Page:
Posted by:
Date: Friday, September 14th, 2012, 08:44
Category: iPhone, News

It didn’t sell out in 30 minutes like its Lightning adapter counterpart, but the pre-orders went quickly…

Per AppleInsider, it only took a little under two hours after pre-orders for Apple’s iPhone 5 started at midnight on Friday, the device is already showing shipping estimates slip to two weeks for all models.

With the initial batch exhausted, the company is now quoting a two-week wait time for the new handset.

While a sellout was expected from analysts and pundits alike, many didn’t foresee it happening so soon. It is unclear whether Apple actually sold more units than the previous iPhone 4S launch, which took nearly 24 hours to run through stock, or if the company had less stock on hand.

For those who have not yet purchased the iPhone 5 and want to grab one on launch day, the only option is to visit a brick-and-mortar Apple Store or another reseller like Walmart. The new handset will be in stores on Sept. 21.

Stay tuned for additional details as they become available.

And, well, see you in line on the 21st…

Lightning port adapters sell out in 30 minutes, shipments slip to 2-3 weeks

Posted by:
Date: Friday, September 14th, 2012, 08:49
Category: Hardware, iPhone, News

It wasn’t the sale of the century, but it WAS a part people needed and it went fast.

Per AppleInsider, just half an hour after the iPhone 5 went up for pre-order, USB adaptors for Apple’s new Lightning port sold out, forcing users with compatible accessories to wait until new shipments arrive in October.

Both versions of Apple’s new Lightning to 30-pin adaptor are already quoted to ship in October, but the Lightning to USB adaptor saw shipments slip to two to three weeks within 30 minutes of Apple initiating iPhone 5 pre-orders on Friday.

Currently, there are three adaptor models available in the U.S., a US$39 version with a 0.2-meter cable and a US$29 unit that resembles an oversized 30-pin plug and the regular Lightning to USB adaptor that runs for US$19.

Apple unveiled the smaller 9-pin Lightning connector alongside the iPhone 5 at a special event on Wednesday, with the new plug said to be a necessity in building thinner iDevices. The proprietary part is 80 percent smaller than the legacy 30-pin connector it replaces, is all-digital and can be plugged into compatible devices in any orientation.

Besides the iPhone 5, the new iPod touch and iPod nano also use the newly introduced standard.

The Lightning to USB adaptor may be available in brick-and-mortar Apple Stores, though the stock allotted to each location is not known.

Stay tuned for additional details as they become available.

Apple discontinues iPhone 3GS handset

Posted by:
Date: Friday, September 14th, 2012, 07:12
Category: iPhone, News

3gs.jpg

It had a good run.

On Thursday, Apple officially confirmed the discontinuation of the iPhone 3GS handset, according to All Things D.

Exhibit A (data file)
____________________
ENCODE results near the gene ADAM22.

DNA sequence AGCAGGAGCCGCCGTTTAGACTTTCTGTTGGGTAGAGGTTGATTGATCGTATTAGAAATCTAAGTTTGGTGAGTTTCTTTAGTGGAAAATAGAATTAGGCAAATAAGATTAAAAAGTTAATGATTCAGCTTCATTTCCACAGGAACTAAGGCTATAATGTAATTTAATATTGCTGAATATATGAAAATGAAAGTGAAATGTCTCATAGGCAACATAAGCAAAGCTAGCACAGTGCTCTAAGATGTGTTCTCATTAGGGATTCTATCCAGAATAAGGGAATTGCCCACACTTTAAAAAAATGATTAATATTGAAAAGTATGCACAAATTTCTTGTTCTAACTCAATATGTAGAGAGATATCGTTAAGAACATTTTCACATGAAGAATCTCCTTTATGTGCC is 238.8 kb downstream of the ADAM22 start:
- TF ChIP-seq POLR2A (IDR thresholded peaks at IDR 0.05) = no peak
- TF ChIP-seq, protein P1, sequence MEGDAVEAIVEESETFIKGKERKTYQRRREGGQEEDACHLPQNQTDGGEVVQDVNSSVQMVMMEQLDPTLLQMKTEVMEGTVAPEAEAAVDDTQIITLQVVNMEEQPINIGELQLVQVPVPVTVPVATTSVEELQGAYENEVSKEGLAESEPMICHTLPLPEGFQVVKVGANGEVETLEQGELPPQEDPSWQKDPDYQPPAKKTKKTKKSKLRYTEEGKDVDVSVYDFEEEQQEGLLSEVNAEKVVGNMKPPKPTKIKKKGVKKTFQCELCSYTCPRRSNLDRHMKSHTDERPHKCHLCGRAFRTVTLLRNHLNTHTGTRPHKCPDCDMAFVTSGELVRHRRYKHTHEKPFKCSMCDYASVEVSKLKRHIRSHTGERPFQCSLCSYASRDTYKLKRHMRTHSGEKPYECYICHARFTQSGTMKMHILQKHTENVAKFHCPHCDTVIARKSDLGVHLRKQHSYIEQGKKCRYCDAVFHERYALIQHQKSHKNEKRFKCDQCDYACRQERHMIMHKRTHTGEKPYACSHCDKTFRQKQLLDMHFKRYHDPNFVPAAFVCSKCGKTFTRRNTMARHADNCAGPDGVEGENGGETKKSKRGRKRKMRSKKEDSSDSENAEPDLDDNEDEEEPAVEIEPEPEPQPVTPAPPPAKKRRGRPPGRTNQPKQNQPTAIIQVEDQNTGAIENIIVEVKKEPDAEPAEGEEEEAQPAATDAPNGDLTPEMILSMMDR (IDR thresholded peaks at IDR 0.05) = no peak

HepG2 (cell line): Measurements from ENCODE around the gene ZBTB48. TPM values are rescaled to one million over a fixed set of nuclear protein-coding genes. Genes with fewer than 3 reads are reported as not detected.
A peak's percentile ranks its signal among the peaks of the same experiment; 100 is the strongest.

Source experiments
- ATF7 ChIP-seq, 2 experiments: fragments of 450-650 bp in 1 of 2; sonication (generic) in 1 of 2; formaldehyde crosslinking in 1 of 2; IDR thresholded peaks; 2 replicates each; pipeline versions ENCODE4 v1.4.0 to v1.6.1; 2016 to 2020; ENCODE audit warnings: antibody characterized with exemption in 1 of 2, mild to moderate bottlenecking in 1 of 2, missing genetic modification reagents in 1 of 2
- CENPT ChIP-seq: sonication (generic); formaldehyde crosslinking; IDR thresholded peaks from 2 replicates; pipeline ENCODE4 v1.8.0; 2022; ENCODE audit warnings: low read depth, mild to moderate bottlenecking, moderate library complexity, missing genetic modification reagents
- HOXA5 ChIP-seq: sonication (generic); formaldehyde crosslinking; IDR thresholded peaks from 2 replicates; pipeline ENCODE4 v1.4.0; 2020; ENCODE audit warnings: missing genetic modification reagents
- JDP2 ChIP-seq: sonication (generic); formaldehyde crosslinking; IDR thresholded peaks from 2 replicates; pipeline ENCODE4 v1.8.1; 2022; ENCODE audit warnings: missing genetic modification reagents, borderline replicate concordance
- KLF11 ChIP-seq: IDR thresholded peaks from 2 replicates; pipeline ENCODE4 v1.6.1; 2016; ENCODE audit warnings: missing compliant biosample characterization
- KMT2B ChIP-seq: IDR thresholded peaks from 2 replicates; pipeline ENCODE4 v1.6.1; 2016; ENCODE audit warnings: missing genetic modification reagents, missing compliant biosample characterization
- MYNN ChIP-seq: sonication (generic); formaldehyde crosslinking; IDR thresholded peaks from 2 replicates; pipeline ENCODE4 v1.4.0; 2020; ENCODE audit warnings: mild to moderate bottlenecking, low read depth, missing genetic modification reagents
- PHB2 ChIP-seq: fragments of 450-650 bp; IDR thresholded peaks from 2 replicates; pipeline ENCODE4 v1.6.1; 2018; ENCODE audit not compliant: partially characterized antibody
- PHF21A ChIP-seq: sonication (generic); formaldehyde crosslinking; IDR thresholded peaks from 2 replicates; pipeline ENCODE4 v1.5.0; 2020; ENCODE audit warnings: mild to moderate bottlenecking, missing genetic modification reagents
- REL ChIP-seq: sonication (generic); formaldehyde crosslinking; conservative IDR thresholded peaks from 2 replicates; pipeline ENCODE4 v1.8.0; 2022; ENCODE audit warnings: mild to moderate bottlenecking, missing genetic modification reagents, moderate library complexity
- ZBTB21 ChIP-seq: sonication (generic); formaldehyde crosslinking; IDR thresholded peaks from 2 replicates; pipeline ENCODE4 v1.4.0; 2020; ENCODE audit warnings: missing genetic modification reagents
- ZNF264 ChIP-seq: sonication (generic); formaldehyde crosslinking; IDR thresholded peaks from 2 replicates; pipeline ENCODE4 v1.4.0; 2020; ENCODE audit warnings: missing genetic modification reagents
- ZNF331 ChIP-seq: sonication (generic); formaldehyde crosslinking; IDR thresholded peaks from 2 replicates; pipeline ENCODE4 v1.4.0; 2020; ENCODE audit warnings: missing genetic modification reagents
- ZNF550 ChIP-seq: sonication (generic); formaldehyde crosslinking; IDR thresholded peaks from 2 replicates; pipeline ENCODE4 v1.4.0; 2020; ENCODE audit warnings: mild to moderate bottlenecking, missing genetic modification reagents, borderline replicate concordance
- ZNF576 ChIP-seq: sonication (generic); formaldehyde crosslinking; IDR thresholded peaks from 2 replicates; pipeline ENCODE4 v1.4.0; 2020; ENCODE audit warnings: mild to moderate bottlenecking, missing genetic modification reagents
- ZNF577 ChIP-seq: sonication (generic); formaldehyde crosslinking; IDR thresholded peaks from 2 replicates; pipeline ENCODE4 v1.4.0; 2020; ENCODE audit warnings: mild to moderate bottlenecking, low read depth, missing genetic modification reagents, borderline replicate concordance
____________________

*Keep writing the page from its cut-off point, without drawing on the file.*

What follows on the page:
The iPhone 3GS been since replaced by the iPhone 4 as its free on-contract handset.

Last year, with the launch of the iPhone 4S, the iPhone 3GS became Apple’s first free smartphone with a new two-year service contract in major markets like the U.S. At that price, it helped Apple reach a lower end of the market that the company had previously not competed in.

But with Wednesday’s unveiling of the iPhone 5, the iPhone 4S moved down to the $99 price point, and the iPhone 4, first released in 2010, became Apple’s new free phone.

Rumors first cropped up last week that the iPhone 3GS, which was first released in 2009, would be discontinued by Apple with the launch of the iPhone 5.

While the iPhone 3GS has been discontinued, recent buyers won’t be left behind with next week’s launch of iOS 6. The new mobile software update, which will be released next Wednesday, has support for the iPhone 3GS, though not all features are available.

Apple to cover international LTE standards via three hardware variants

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Date: Thursday, September 13th, 2012, 08:31
Category: Hardware, iPhone, News

The iPhone 5 is en route.

And it looks like a nifty feat of engineering.

With the variety of different LTE frequency bands used by various carriers available globally, Apple will be making three versions of iPhone 5, with the potential for additional new models as Apple signs on other carriers according to AppleInsider.



Apple built a single, global model of the iPhone up until the beginning of 2011, when it introduced a CDMA-only iPhone 4 version compatible with Verizon. When it introduced iPhone 4S a year ago, Apple incorporated support for both GSM and CDMA networks, resulting in a “world phone,” albeit still locked by specific carriers.

The new iPhone 5 now comes in three LTE versions, all of which continue to support the global GSM/UMTS services of iPhone 4S (Quad Band 2G GSM/EDGE on 850, 900, 1800, 1900 MHz, and Quad Band 3G UMTS/HSDPA/HSUPA on 850, 900, 1900, 2100 MHz) with new support for “4G” DC-HSDPA (which at up to 42Mbps is as fast as most carriers’ 4G LTE service). Only one of the three versions continues to support CDMA.

To cover its launch carriers’ LTE services, Apple has announced these three different models:

A North American GSM A1428 model for use on AT&T and Apple’s Canadian partners Bell/Virgin, Rogers/Fido and Telus/Kodo provides LTE support for bands 4 (AWS) and 17 (700b MHz) but not CDMA.

AWS-flavored LTE is exclusive to North America, where it was originally assigned for use as wireless cable. In both the US and Canada, it has been reassigned for mobile voice and data networks. While Canadian carriers used it for LTE deployments, T-Mobile acquired large portions of the U.S. rights to AWS and used it to build out its non-standard 3G UMTS service.

This is one significantly reason why AT&T wanted to acquire T-Mobile two years ago. After the U.S. government intervened, T-Mobile was left with its AWS 3G service incompatible with previous iPhones. It now plans to build out LTE service, although that won’t happen until next year, leaving it with the interim option of shifting its 2G GSM service to 3G/4G HSDPA in order to woo unlocked iPhone 4/4S/5 users (which it currently has in place in only a few markets).